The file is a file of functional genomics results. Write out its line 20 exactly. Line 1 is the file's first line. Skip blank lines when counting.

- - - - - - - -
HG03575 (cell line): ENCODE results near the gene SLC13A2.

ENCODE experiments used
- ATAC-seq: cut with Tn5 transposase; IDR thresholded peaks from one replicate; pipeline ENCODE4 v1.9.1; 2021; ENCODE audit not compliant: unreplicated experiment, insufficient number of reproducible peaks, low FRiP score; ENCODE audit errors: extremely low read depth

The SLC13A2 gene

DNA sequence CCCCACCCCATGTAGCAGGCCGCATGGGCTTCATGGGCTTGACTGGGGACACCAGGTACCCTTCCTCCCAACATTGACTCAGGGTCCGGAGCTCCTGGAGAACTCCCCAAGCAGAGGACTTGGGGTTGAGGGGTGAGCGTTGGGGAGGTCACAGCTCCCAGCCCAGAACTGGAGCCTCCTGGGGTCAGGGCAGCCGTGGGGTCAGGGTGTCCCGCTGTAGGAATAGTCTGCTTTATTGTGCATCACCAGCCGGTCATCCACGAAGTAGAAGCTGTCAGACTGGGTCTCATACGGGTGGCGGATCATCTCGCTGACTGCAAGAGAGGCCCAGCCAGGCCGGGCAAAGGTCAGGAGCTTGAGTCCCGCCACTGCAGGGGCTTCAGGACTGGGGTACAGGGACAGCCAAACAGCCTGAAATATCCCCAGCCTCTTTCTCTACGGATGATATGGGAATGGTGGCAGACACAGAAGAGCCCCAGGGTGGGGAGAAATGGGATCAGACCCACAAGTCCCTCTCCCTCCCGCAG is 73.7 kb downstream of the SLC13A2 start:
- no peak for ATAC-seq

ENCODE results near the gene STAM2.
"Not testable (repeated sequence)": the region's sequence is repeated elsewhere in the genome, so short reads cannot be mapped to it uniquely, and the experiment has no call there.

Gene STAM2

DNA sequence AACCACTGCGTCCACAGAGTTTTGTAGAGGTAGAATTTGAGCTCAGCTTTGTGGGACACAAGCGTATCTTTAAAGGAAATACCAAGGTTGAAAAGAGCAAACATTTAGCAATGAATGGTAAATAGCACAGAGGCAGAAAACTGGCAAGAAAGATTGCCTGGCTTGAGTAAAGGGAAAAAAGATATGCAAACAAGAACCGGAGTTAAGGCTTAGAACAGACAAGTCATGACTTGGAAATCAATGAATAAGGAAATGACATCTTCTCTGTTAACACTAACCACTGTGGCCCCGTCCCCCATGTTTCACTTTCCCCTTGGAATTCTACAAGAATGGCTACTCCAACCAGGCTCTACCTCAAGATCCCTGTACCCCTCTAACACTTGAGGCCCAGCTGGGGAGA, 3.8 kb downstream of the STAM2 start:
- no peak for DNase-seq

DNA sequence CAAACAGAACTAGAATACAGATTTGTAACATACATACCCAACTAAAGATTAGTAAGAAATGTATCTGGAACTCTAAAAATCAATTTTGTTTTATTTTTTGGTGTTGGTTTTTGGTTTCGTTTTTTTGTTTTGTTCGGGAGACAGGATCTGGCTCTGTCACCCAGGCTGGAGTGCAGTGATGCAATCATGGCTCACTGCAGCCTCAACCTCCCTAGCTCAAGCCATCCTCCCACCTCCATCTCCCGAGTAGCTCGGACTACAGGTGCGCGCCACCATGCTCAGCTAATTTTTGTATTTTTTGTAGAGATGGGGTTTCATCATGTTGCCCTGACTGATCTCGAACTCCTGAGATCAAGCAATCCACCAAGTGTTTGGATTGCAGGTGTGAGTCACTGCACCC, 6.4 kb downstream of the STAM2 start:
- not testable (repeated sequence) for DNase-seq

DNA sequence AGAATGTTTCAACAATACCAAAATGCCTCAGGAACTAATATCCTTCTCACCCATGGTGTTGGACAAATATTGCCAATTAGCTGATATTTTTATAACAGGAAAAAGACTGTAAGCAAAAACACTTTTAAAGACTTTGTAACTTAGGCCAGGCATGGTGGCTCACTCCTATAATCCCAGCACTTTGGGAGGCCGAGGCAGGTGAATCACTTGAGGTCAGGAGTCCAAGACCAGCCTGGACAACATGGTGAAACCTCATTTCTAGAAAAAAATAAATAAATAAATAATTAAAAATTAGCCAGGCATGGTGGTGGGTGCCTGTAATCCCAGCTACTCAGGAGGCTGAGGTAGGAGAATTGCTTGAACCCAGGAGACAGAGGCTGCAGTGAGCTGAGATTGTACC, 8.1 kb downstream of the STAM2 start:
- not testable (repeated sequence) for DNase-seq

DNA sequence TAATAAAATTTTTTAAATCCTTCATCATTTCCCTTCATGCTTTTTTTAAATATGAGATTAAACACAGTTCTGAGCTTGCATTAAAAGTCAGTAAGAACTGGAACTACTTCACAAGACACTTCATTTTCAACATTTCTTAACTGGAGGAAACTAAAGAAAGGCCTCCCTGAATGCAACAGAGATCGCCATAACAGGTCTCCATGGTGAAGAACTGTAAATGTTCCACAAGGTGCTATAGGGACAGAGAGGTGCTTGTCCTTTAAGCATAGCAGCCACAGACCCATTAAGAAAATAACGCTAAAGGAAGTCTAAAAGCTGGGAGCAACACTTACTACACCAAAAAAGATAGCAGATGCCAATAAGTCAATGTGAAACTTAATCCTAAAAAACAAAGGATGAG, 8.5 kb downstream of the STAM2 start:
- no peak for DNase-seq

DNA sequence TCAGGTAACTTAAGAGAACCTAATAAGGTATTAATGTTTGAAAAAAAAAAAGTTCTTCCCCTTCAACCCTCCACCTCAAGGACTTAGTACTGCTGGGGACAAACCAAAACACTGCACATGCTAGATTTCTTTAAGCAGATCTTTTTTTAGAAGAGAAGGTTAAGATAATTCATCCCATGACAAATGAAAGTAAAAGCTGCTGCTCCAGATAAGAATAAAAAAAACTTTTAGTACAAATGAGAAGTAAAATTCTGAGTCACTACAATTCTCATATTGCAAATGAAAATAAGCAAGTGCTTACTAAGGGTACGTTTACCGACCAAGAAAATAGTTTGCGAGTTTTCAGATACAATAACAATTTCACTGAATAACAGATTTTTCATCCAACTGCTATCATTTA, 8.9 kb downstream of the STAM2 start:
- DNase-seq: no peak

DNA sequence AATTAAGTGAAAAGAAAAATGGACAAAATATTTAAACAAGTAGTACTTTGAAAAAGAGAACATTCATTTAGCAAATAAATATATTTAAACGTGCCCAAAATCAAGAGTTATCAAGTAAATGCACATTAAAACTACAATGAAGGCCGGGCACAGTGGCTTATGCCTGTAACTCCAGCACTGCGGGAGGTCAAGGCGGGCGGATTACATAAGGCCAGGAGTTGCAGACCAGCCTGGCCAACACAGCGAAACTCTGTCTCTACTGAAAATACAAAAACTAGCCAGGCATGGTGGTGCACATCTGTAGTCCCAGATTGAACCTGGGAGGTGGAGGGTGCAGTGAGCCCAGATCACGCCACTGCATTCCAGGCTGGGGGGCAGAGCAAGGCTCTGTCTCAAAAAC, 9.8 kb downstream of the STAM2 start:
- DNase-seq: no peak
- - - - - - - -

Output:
DNA sequence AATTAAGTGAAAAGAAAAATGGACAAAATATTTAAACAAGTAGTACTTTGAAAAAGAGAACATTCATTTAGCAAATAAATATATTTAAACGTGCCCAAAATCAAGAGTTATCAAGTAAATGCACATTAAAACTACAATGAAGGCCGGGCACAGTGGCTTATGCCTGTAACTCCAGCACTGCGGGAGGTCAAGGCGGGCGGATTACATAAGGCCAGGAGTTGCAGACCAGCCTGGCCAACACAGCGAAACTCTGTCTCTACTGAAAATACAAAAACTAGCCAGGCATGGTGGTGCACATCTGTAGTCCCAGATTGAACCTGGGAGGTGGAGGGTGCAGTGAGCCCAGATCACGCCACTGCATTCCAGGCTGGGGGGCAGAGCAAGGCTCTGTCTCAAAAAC, 9.8 kb downstream of the STAM2 start: